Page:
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How Clinician Burnout Turned into an Epidemic August 6, 2019

Midtown East, Manhattan
How Clinician Burnout Turned into an Epidemic, Manhattan, New York

Clinician burnout is more than feeling tired or overworked — it’s an all-around malaise not unlike depression. A 2016 NEJM Catalyst Insights Report survey described burnout as “a syndrome of depersonalization, emotional exhaustion, and a sense of low personal accomplishment.” Sitting at the intersection of long hours, workplace stress, and organizational complication, clinicians are especially at risk. A few statistics from industry experts give an impression of the extent of burnout in the healthcare industry:

  • Up to 60% of physicians have reported experiencing symptoms of burnout
  • One in sixteen American surgeons have dealt with suicidal ideation in the past 12 months
  • Only 26% of those sought professional help — 60% admitting they didn’t for fear of losing their medical license
  • 96% of the NEJM Catalyst Insights Council believes clinician burnout is an issue of moderate or high severity

What Causes Burnout?

Clinician BurnoutData suggest the principal cause isn’t long hours. Institutional factors appear more relevant: bureaucracy, time away from patients, strife among coworkers, and organizational changes, to name a few. In a 570-respondent survey from the Massachusetts Medical Society, 59% of clinicians cited “increased clerical burden” as a top cause of burnout. This might stem from recent industry-wide pressure to switch to electronic health records, which disrupts long-established workflow. The next-most cited cause, “increased productivity requirements/expectations,” came in at 51%.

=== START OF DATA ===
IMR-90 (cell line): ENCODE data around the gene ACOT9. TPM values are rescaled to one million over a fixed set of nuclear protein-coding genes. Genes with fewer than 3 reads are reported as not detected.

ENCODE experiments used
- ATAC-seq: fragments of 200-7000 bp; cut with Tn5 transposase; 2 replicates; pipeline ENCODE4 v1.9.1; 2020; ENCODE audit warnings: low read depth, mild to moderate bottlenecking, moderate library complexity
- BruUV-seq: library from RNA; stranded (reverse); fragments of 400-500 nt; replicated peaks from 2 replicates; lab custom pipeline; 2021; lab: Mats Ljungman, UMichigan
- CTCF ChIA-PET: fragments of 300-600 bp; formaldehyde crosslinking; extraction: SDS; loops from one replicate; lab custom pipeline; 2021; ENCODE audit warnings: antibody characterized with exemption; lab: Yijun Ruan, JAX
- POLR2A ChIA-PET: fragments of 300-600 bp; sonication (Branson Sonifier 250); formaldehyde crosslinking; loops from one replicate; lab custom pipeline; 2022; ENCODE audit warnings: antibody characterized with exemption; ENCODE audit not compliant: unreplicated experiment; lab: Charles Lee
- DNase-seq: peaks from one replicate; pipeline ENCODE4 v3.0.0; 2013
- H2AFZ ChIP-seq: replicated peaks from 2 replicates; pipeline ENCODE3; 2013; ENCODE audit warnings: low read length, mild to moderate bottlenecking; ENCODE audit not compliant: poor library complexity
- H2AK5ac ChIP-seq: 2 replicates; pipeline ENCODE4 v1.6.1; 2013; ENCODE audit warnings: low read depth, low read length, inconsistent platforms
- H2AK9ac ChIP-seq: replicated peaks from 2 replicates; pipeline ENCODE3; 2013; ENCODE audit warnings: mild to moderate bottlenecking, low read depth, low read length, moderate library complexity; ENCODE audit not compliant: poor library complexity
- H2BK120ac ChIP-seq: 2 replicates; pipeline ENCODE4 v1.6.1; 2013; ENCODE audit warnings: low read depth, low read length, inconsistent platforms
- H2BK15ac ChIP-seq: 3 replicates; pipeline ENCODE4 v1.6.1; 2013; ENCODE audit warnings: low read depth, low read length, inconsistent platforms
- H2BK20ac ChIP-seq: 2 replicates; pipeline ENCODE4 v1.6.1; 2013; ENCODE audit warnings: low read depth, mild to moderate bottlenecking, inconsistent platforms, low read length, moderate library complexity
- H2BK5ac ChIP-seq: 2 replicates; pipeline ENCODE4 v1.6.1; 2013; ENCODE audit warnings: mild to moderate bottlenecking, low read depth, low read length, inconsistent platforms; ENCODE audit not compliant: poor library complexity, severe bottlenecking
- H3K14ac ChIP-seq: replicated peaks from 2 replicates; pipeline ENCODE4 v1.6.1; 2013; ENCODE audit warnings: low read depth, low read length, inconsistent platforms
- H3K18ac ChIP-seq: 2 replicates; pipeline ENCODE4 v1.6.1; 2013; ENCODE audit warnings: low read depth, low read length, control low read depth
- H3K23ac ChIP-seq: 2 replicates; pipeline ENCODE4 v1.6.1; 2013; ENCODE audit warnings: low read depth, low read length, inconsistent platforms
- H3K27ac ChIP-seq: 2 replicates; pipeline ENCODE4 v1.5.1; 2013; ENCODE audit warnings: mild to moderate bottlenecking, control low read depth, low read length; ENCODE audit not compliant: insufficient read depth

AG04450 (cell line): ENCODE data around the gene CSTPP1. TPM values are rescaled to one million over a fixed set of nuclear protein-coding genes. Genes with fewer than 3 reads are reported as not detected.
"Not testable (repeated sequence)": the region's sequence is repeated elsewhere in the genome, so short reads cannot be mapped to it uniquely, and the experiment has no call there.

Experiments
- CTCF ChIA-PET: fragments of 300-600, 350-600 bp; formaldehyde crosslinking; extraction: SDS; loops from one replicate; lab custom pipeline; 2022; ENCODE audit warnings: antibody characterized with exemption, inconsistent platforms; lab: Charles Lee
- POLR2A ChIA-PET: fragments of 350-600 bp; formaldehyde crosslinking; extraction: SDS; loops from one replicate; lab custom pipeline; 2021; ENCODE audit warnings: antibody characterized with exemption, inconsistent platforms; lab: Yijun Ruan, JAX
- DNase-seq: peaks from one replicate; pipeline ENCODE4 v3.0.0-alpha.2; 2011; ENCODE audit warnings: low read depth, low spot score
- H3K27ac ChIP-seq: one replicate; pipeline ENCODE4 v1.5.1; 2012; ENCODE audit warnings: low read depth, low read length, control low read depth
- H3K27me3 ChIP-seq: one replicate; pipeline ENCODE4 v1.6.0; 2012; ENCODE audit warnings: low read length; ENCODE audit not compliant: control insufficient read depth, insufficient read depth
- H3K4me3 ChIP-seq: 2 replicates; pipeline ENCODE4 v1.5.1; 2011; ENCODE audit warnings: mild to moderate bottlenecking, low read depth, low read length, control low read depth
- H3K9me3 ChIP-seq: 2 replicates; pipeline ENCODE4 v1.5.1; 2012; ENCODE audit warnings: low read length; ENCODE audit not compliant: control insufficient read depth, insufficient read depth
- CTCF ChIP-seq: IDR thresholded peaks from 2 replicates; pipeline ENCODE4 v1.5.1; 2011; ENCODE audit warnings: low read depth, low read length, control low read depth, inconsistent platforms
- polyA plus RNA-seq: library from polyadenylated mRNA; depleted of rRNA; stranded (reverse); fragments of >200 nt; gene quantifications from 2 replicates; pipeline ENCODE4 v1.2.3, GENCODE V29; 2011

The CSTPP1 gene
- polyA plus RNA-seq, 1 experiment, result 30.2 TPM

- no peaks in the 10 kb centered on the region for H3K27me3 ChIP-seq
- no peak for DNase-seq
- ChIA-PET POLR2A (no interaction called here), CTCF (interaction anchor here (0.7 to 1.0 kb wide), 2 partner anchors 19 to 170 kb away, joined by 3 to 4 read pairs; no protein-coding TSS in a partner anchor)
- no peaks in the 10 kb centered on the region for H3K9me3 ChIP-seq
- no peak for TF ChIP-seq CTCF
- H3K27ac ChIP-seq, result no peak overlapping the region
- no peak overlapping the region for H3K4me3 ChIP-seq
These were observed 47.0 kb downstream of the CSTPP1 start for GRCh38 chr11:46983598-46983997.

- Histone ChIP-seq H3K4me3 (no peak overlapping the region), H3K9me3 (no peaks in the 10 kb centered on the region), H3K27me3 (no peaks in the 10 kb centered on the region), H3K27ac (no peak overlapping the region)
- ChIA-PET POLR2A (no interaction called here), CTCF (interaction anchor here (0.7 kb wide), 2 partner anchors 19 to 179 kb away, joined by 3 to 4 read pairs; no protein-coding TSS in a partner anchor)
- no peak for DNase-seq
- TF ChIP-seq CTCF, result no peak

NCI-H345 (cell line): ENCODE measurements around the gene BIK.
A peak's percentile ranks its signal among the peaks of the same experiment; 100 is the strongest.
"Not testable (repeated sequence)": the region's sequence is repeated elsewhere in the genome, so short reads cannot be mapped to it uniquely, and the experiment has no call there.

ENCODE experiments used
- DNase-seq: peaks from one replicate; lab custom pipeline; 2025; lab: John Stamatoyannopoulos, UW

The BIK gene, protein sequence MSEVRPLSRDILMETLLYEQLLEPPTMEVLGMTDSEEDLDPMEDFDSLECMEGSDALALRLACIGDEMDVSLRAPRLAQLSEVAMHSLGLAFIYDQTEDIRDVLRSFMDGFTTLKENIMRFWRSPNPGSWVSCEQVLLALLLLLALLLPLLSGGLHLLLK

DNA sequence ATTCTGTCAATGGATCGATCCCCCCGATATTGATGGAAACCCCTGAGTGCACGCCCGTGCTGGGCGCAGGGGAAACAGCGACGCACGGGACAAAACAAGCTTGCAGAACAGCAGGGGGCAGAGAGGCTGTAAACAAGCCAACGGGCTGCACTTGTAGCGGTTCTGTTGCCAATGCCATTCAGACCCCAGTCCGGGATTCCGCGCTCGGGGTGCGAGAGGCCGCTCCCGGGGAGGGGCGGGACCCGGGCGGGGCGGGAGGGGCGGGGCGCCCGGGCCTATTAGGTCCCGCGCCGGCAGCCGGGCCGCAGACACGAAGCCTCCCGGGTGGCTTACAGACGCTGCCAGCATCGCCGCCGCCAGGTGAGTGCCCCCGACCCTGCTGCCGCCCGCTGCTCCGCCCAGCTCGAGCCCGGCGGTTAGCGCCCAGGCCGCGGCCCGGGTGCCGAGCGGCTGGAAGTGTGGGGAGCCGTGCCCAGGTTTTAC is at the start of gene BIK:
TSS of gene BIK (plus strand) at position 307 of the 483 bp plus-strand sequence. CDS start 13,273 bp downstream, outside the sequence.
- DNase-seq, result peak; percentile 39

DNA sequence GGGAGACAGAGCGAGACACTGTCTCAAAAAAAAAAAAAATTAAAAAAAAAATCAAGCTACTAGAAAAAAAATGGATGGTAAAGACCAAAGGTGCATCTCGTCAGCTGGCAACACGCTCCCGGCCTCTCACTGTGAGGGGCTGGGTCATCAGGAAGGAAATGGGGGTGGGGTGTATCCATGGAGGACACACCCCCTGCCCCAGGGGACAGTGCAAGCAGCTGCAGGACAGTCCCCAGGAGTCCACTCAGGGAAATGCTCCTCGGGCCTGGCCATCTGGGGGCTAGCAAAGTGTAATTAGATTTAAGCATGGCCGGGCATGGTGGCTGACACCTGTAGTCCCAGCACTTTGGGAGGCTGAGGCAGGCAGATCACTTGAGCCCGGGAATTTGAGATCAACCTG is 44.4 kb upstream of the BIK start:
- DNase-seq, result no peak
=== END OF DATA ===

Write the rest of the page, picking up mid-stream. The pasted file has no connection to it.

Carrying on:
Clinicians May Lack Proper Resources

A 2008 study reviewed 129 medical articles focusing on clinical personnel themselves and found only nine true studies of preventative intervention. It concluded that, of these, none provided an acceptable level of evidence to support intervention’s effectiveness. Confrontation of the issue appears insufficient: many respondents to the aforementioned NEJM Catalyst survey report their organizations “talking about the problem in committees but [creating] no action plan yet.” This systemic lack of engagement and clinician resources may contribute to the burnout epidemic.

Recognizing Burnout

Burnout can lead to absenteeism, high turnover, and dissatisfaction. More startlingly, one study showed 50% of sufferers of burnout met depression criteria, and 9% for “at-risk alcohol abuse.” Burned-out clinicians more frequently self-report medical errors. Considering the wide-reaching effects of clinician burnout on quality of care and the effectiveness of the rest of one’s team, awareness of your fellow clinician’s emotional state is essential.

Metro Collaborative is the forum for collaboration, networking, and problem-solving in the integrative medicine industry. Confront issues and form valuable relationships with non-competing peers to bring your practice to the industry’s cutting edge. Get your seat at the table by calling Metro Collaborative at (609) 876-9163 or visiting their website.

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